For many of us, winter means shorter days, longer nights and less time outside – and if you suffer from seasonal affective disorder (SAD), lack of daylight can lead to lack of energy or decreased interest in your favorite activities. Some people experience insomnia, anxiety or even depression as a result of the change of seasons.
Seasonal affective disorder would be severe enough on its own, but this year we are also dealing with a global pandemic and continued civil unrest. Many of the activities that got us out of the house during the summer ̵
How can you deal with the negative thoughts, sleep disorders and low mood associated with this seasonal depression while navigating COVID's constant stress? We reached out to Meredith Prescott, a licensed clinical social worker who helps young adults and couples navigate relationships, anxiety and chronic illness. and Anjani Amladi, a board-certified psychologist who recently authored a picture book for children, When the World Got Sick, to help children and their parents talk about the difficulties COVID has brought into their lives.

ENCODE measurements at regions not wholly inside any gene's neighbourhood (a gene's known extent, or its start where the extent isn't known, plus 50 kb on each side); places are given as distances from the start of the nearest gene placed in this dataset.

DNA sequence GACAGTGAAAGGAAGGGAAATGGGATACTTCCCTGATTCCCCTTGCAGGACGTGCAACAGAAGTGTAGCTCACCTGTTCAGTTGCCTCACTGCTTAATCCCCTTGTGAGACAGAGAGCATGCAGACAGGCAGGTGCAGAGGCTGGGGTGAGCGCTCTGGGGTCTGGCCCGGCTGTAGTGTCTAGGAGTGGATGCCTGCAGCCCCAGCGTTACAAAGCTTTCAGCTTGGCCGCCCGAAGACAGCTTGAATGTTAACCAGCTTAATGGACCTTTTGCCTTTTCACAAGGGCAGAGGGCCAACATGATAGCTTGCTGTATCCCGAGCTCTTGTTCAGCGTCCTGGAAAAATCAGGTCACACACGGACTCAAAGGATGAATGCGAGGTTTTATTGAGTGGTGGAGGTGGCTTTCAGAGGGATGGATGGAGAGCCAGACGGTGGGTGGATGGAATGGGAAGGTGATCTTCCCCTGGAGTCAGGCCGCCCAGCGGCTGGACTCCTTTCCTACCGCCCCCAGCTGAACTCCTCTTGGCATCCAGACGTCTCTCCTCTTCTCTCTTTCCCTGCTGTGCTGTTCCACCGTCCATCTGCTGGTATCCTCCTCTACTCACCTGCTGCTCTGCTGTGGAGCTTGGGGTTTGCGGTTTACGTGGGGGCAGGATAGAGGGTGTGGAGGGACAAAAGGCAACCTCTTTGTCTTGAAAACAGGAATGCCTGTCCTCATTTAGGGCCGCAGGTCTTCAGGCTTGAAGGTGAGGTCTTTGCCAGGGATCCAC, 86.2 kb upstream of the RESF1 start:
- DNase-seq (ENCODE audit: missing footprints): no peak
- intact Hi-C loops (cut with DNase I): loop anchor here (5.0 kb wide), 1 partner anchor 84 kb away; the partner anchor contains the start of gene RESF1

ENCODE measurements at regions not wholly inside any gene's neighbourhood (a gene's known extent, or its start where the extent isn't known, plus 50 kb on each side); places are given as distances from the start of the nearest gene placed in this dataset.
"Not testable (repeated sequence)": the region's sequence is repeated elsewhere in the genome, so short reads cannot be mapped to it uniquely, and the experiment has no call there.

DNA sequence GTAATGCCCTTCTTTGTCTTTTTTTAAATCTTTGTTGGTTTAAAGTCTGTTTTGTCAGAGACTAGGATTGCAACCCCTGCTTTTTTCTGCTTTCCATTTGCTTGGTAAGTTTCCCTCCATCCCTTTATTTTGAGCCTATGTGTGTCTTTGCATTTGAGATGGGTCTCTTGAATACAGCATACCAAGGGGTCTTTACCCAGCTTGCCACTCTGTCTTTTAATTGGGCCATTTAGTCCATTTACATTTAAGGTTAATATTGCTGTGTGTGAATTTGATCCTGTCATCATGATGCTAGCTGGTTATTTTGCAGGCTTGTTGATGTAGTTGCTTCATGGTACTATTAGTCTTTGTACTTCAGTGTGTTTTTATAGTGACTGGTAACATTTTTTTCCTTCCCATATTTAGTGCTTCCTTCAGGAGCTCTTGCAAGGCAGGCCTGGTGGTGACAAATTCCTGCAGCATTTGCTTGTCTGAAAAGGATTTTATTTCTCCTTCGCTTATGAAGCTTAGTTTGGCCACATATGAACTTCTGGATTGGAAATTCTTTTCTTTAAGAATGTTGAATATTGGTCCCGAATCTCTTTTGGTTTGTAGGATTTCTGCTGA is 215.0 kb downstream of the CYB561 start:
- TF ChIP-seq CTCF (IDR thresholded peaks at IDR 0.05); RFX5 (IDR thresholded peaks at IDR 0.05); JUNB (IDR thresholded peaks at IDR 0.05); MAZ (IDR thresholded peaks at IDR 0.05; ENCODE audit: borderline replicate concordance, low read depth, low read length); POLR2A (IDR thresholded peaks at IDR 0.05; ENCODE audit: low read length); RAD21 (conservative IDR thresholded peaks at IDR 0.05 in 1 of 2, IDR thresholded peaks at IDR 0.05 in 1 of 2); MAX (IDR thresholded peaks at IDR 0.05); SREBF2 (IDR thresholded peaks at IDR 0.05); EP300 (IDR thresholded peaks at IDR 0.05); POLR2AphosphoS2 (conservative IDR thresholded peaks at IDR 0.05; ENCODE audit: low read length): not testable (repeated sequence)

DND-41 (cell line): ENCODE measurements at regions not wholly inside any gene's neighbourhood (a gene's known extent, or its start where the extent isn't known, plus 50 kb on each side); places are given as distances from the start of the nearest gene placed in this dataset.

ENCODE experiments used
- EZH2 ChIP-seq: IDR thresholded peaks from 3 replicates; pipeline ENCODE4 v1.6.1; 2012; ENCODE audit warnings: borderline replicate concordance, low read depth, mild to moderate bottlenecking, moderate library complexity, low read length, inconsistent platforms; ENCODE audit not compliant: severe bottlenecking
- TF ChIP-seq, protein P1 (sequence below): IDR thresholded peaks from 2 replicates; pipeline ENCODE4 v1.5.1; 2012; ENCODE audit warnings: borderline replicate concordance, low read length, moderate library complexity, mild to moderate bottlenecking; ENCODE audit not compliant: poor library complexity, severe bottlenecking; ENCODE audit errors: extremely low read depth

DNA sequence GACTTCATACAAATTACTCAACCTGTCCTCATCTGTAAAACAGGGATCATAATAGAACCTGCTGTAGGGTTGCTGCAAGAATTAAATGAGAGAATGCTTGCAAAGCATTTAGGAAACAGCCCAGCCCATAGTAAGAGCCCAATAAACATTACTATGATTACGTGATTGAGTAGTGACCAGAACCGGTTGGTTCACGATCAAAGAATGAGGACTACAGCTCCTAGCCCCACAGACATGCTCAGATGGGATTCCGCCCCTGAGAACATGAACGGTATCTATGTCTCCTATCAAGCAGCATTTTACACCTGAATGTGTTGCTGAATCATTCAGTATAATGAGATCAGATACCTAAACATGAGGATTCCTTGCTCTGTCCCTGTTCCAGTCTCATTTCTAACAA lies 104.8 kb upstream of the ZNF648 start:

So, what is seasonal affective disorder and how can you avoid it during COVID? This is how these experts suggest to ward off seasonal depression and practice self-care during what might otherwise feel like the darkest days of the year.
In this article:
Let natural light into your home
"Seasonal affective disorder is linked to light changes during the autumn and winter months, especially shorter days, which means a reduction in sunlight," said Amladi. To get the most out of the limited exposure to sunlight that many of us experience during the winter months, your first priority should be to let in as much natural light as possible into your home.
Both Amladi and Prescott recommended opening blinds and curtains in daylight. hours to avoid winter blues. If the weather is warm enough, Prescott suggests that you also open some of your windows – that way you get the benefits of both sunlight and fresh air.